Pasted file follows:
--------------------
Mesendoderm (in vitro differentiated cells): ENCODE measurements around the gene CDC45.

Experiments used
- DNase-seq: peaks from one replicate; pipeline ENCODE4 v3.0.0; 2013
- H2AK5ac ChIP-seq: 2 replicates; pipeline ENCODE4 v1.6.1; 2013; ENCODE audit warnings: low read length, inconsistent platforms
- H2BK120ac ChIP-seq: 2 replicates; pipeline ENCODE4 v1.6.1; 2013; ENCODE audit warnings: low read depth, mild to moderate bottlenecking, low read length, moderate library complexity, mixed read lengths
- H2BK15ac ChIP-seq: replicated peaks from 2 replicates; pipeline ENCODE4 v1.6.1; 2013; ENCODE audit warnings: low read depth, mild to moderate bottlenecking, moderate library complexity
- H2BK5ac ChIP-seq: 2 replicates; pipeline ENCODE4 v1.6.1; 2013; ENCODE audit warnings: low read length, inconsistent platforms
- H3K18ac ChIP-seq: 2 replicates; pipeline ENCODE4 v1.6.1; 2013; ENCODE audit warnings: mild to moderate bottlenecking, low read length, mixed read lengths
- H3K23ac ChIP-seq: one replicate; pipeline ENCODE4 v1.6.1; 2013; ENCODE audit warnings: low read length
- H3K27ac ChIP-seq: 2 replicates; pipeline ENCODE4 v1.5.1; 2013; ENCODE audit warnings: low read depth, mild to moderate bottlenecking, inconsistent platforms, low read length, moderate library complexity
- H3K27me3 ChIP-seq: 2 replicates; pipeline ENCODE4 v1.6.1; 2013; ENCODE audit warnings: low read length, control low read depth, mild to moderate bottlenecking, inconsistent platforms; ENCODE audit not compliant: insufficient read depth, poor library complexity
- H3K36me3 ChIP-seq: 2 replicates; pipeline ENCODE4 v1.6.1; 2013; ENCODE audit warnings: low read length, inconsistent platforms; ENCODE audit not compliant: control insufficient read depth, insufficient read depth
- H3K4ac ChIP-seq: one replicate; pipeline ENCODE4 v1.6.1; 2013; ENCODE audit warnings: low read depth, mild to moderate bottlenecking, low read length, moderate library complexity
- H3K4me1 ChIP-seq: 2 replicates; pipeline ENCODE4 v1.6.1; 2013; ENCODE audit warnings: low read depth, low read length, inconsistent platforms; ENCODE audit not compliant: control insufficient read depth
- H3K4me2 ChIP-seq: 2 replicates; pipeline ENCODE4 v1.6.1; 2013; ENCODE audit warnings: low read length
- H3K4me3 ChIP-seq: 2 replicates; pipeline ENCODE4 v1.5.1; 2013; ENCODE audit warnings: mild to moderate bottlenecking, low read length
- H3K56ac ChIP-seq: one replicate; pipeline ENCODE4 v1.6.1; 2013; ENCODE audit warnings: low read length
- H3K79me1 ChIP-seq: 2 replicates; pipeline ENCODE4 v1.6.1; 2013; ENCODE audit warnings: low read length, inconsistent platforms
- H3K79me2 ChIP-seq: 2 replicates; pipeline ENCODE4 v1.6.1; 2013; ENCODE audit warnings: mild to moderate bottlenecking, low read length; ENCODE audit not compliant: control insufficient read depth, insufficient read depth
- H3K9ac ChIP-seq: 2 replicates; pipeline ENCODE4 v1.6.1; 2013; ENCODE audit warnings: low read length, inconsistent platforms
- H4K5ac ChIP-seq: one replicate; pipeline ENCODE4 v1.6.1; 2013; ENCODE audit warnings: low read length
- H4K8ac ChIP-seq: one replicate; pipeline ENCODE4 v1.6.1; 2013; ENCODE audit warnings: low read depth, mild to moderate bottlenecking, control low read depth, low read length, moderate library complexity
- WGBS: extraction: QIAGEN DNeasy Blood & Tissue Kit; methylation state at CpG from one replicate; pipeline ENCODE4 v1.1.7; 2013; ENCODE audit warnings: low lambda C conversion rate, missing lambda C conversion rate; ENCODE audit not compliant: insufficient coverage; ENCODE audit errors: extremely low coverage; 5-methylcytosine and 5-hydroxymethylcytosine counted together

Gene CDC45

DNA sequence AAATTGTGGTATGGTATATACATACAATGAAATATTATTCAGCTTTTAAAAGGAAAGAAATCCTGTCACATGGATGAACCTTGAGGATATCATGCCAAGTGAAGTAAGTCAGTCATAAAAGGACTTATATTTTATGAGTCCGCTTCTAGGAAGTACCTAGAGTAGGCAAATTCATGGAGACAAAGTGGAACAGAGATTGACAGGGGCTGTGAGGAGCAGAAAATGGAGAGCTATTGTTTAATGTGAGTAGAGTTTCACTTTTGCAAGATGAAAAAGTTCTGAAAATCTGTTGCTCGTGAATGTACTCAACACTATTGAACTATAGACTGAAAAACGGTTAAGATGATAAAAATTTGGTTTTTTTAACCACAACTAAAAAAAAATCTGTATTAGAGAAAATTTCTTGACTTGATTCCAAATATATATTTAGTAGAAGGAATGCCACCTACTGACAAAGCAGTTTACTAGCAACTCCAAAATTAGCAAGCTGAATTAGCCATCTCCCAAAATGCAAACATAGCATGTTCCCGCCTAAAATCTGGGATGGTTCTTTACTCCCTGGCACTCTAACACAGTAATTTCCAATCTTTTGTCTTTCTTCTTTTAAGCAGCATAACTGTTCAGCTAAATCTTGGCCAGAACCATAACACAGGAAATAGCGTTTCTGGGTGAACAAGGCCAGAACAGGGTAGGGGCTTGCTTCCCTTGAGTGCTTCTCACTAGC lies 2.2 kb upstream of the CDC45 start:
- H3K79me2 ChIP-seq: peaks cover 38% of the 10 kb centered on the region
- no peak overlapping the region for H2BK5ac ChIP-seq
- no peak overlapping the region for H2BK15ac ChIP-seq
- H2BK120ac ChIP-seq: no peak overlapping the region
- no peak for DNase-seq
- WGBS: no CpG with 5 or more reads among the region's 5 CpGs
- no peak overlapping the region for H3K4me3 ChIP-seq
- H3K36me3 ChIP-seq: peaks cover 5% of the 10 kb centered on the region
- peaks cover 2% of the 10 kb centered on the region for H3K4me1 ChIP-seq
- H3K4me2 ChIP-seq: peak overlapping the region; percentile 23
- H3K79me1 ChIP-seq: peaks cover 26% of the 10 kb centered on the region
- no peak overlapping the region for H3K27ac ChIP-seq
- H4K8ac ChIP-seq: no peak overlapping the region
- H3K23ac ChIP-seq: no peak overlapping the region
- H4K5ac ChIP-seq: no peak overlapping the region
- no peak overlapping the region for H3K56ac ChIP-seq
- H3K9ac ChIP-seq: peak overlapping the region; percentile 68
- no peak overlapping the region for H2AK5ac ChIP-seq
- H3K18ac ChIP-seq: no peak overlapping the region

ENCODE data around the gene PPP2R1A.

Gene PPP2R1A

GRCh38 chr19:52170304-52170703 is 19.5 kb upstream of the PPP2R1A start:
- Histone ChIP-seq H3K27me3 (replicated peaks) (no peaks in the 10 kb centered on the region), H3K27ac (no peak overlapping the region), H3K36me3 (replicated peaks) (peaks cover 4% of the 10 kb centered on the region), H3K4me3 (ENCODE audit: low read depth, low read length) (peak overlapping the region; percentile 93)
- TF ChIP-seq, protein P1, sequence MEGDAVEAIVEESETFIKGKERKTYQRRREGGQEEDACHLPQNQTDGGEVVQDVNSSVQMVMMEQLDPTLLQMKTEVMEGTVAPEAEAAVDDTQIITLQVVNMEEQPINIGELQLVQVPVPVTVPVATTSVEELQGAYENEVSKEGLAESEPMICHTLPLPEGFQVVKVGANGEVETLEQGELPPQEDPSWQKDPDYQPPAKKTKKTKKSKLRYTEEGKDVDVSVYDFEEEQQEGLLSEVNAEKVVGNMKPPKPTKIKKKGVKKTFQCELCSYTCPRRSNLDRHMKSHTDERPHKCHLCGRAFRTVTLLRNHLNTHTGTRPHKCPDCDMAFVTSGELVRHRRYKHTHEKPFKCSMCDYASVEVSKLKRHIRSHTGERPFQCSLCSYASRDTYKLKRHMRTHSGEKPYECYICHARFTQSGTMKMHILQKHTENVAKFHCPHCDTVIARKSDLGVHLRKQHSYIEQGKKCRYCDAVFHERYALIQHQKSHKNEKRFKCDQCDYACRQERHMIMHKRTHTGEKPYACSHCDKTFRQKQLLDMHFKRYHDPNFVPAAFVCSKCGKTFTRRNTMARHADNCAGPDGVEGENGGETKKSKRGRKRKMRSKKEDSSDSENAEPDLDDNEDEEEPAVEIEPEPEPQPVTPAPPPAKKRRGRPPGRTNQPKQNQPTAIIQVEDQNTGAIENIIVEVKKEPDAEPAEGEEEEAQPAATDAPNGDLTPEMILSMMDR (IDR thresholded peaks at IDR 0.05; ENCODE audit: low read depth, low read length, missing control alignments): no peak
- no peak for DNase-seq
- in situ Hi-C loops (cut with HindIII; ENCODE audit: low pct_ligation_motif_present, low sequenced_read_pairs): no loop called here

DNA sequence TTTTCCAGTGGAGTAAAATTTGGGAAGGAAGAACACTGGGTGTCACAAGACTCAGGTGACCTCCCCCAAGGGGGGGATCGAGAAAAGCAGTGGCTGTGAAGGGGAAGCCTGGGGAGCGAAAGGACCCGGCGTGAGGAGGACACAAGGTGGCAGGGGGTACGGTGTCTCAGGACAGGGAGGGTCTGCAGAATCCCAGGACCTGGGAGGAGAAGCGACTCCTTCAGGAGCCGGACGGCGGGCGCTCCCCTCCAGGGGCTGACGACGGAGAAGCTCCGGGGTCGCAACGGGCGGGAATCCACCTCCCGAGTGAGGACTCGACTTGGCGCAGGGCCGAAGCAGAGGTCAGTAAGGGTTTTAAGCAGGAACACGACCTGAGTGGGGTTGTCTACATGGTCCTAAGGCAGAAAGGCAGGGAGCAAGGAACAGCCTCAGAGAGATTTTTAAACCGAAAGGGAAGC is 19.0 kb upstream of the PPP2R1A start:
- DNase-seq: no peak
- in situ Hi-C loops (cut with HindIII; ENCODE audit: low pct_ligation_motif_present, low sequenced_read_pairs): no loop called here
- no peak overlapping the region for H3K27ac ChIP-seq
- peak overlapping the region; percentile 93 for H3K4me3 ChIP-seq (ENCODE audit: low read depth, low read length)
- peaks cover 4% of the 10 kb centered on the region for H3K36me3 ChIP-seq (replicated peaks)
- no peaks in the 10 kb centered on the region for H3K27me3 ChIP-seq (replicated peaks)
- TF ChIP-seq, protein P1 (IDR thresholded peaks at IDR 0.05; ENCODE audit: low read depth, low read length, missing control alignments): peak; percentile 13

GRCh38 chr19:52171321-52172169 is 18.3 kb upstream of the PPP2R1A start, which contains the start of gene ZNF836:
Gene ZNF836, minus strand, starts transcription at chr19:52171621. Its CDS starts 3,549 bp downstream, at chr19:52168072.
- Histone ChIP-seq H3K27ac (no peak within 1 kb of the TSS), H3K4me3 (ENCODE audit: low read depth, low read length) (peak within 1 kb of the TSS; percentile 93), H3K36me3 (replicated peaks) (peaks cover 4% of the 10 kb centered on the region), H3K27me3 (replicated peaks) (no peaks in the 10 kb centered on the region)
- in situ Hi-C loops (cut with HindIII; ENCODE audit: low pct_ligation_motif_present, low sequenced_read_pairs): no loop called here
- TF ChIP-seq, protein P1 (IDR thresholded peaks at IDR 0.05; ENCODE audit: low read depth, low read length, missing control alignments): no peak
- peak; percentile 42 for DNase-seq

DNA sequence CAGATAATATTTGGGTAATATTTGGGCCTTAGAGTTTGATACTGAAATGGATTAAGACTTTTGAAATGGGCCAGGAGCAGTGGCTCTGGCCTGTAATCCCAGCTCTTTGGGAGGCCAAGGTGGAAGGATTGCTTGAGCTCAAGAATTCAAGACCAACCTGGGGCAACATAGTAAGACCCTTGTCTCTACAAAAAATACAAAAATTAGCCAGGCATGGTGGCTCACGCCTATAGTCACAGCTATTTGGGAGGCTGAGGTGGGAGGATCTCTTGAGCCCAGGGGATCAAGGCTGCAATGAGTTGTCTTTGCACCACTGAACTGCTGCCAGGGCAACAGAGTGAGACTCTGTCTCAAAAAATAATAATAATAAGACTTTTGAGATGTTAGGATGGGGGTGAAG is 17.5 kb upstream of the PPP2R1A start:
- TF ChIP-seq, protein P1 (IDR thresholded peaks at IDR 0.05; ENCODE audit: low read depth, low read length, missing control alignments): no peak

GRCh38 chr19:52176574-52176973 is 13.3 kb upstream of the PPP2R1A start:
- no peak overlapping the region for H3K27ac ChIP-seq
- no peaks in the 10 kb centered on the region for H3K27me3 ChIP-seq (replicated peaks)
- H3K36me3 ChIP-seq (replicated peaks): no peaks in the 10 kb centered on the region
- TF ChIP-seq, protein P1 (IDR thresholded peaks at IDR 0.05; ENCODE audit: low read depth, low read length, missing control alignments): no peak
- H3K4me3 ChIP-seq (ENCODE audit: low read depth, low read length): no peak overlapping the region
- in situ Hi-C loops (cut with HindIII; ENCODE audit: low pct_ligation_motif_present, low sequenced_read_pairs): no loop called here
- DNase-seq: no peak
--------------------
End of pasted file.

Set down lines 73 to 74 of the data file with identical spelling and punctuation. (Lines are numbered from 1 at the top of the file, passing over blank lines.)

- H3K4me3 ChIP-seq (ENCODE audit: low read depth, low read length): no peak overlapping the region
- in situ Hi-C loops (cut with HindIII; ENCODE audit: low pct_ligation_motif_present, low sequenced_read_pairs): no loop called here